State of the Bays: Water Quality Remains Pressing Issue

Dr. Christopher Gobler speaking during the State of the Bays talk on Friday. Stephen J. Kotz photo

Polluted ground and surface waters remain a fact of life here on eastern Long Island, but the good news is many efforts undertaken to improve water quality have been successful, Dr. Christopher Gobler, a marine biologist with Stony Brook University’s School of Marine and Atmospheric Sciences, told the audience at his most recent State of the Bays talk, “Clean Water Is Life.”

Speaking at Stony Brook Southampton on Friday, Dr. Gobler said researchers have had success in battling nitrogen-driven algal blooms and other sources of pollution. But he also stressed that there are serious water quality problems continuing to appear.

Referring to a cluster of areas on eastern Long Island that have been found to be contaminated with perfluorinated compounds, or PFCs, including Wainscott and Westhampton, Dr. Gobler pointed to a former Southampton Town dump site in East Quogue that has the highest levels of PFCs ever recorded, more than 11,000 parts per billion.

“I know this very well because actually this is only 500 feet from my private well,” he said. “My new reality is I am on bottled water.” He said he was still waiting to find out if his water was actually tainted.

“It has become real to me individually that contamination of water, be it from nitrogen or some other contaminants, is a real issue and even if it is not in your backyard, whatever is getting done is going to affect both our drinking water and our coastal water.”

With wastewater treatment systems the number-one cause of nitrogen loading in local bays, Dr. Gobler said threats to water quality will continue, if for no other reason than the fact that Suffolk County’s population continues to grow, with the county now larger than Nassau County, Manhattan, Staten Island or the Bronx. Nitrogen has reached “levels that are just untenable in many regions,” he said. And the issue is not just local. The Sustainability Institute in Europe has placed nitrogen-caused water pollution as its number-two stressor on human populations across the globe, only behind biodiversity loss, he said.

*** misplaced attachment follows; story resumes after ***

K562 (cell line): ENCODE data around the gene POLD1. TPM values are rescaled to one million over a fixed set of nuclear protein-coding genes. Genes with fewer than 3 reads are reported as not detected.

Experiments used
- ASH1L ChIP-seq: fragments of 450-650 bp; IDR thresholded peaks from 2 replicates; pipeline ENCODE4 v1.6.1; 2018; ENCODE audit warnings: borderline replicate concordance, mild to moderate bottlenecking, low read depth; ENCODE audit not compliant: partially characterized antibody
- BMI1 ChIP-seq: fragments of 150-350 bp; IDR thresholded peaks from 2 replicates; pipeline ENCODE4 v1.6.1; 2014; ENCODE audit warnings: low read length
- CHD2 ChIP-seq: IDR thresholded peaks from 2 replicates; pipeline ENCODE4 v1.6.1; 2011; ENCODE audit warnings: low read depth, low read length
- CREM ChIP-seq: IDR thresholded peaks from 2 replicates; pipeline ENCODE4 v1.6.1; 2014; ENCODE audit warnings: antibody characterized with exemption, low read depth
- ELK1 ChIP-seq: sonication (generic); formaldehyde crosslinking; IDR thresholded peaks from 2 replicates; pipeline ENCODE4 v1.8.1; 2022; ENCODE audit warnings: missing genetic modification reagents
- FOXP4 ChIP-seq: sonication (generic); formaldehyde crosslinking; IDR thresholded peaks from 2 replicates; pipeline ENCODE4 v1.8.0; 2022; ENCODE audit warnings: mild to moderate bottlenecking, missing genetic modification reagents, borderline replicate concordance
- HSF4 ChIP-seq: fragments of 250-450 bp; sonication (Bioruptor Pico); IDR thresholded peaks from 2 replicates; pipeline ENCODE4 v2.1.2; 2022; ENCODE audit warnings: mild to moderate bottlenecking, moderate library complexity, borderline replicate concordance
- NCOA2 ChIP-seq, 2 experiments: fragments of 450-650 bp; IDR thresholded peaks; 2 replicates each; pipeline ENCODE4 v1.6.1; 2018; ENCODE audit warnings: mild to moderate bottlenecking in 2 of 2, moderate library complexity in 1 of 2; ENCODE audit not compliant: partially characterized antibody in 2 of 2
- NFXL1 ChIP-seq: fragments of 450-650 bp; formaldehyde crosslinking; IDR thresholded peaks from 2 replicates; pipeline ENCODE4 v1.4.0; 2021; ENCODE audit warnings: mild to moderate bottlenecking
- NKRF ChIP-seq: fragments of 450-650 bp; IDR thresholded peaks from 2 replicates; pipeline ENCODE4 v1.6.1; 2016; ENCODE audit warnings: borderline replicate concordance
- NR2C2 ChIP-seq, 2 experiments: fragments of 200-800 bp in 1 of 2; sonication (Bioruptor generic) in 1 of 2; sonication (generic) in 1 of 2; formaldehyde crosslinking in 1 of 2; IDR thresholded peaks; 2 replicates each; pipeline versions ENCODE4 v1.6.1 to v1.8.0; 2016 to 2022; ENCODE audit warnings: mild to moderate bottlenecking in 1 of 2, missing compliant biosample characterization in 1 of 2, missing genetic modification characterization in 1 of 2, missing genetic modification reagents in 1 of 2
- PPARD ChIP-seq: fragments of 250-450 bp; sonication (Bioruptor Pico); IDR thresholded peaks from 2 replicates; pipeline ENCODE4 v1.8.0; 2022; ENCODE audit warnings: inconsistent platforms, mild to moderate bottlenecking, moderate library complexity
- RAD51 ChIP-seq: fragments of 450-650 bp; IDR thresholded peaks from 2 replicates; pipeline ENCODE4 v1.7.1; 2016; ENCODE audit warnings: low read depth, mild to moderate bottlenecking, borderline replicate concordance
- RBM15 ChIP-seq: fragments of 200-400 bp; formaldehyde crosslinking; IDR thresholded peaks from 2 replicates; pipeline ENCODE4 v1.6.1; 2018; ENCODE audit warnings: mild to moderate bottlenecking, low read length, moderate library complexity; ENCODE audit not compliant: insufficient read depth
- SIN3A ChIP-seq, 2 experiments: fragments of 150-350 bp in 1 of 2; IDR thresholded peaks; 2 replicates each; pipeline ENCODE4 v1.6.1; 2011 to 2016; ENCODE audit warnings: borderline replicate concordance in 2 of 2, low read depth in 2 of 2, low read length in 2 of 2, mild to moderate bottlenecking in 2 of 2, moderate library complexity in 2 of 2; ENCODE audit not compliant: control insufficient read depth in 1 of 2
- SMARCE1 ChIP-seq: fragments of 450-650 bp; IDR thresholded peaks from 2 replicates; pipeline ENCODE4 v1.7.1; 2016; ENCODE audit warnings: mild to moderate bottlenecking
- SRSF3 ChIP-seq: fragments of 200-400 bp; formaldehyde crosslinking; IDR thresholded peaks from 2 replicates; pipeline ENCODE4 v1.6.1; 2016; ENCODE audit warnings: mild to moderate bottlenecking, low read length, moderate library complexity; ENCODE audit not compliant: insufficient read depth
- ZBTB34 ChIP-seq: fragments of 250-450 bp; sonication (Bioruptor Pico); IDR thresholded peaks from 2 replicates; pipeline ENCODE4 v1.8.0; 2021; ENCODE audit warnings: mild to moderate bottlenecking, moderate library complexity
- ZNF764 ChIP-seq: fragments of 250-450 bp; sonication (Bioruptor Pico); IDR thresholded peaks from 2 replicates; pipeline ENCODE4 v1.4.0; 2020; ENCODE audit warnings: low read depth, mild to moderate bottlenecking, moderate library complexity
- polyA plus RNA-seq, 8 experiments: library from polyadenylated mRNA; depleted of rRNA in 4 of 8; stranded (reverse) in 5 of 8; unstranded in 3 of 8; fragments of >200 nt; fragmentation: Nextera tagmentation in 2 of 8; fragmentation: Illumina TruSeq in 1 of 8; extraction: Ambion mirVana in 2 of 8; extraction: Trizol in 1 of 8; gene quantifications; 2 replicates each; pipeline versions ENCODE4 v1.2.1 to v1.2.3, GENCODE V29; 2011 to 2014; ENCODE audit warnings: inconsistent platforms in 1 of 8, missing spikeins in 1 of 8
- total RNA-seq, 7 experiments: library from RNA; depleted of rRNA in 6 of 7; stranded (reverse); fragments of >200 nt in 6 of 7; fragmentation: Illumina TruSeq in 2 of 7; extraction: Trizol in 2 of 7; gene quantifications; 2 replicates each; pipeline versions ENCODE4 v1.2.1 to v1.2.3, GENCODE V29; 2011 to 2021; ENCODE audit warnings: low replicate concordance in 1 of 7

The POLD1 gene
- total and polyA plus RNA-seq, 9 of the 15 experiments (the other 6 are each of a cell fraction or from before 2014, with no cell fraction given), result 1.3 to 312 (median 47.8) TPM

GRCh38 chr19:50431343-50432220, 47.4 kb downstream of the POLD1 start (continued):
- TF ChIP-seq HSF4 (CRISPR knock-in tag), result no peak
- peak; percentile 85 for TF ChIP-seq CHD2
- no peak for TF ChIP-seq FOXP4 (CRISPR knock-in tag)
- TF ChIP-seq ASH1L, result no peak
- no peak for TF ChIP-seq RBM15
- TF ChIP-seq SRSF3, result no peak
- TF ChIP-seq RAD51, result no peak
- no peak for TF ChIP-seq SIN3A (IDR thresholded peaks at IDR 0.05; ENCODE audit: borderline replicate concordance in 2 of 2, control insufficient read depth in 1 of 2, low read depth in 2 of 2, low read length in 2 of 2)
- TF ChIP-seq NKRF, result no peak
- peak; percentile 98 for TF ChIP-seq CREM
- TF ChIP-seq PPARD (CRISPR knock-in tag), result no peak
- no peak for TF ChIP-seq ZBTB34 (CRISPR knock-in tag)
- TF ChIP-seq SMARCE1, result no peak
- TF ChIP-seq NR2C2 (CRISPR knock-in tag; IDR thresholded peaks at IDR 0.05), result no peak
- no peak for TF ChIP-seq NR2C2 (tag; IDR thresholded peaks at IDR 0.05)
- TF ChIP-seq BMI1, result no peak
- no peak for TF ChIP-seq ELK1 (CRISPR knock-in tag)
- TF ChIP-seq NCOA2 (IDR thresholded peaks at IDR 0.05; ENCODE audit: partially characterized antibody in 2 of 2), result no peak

High nitrogen levels lead to higher levels of toxins in some algae that can cause paralytic shellfish poisoning, which kills both shellfish and the organisms that feed on them, Dr. Gobler said, pointing to a dieoff in 2015 of terrapin turtles in Peconic Bay and closures of shellfish grounds due to the presence of the toxins, including in places like Sag Harbor Cove.

Nitrogen also feeds the brown tide, which continues to destroy habitat and shellfish stocks, Dr. Gobler said, noting that the Nature Conservancy, which had placed large numbers of seed clams in local bays, saw those clams die in direct correlation to brown tide outbreaks over the past decade. “These brown tides are not going away,” Dr. Gobler said. “They have taken up what I call permanent residence.”

Although Hurricane Sandy created a new inlet into the Great South Bay, which has helped flush some areas, it has also led to increased levels of brown tide in others, Dr. Gobler said, pointing out that estuaries are complex and their health depends on more than improved water exchanges.

Rust tide also kills off fish and shellfish, Dr. Gobler said. Last year, when Southampton Town held its annual Snapper Derby fishing contest, it occurred during a rust tide outbreak, and only five fish were caught. “This has been proven over and over,” he said. “These rust tides move in and the fish move out.”

Rust tide thrives with higher temperatures, and data shows the Long Island region is now experiencing ideal temperatures for long and sustained rust tide outbreaks,” he said. “We are not going to stop temperatures from increasing in our lifetime,” Dr. Gobler said. “We can control nitrogen, though,” adding that efforts must be redoubled to control nitrogen pollution to hold rust tide in check.

Dr. Gobler said the good news is that efforts to reduce nitrogen loading have proven to be successful in reducing algae blooms, increasing oxygen levels and generally improving water quality. In 2013, after the Northport sewage treatment plant was upgraded, algal outbreaks fell off. Similarly, an effort to reduce nitrogen entering Long Island Sound has proven successful, he said.

His own lab has created models showing that that reducing nitrogen levels in Shinnecock Bay will result in fewer, and less severe, outbreaks of brown tide, and similar studies have shown that the combination of a municipal sewage treatment plant and increased use of alternative wastewater systems could reduce by 75 percent the amount of nitrogen entering Lake Agawam in Southampton Village, he said.

Dr. Gobler also pointed to both Suffolk County Executive Steve Bellone and Governor Andrew Cuomo for making clean-water initiatives a priority that will begin to pay dividends in the not-too-distant future.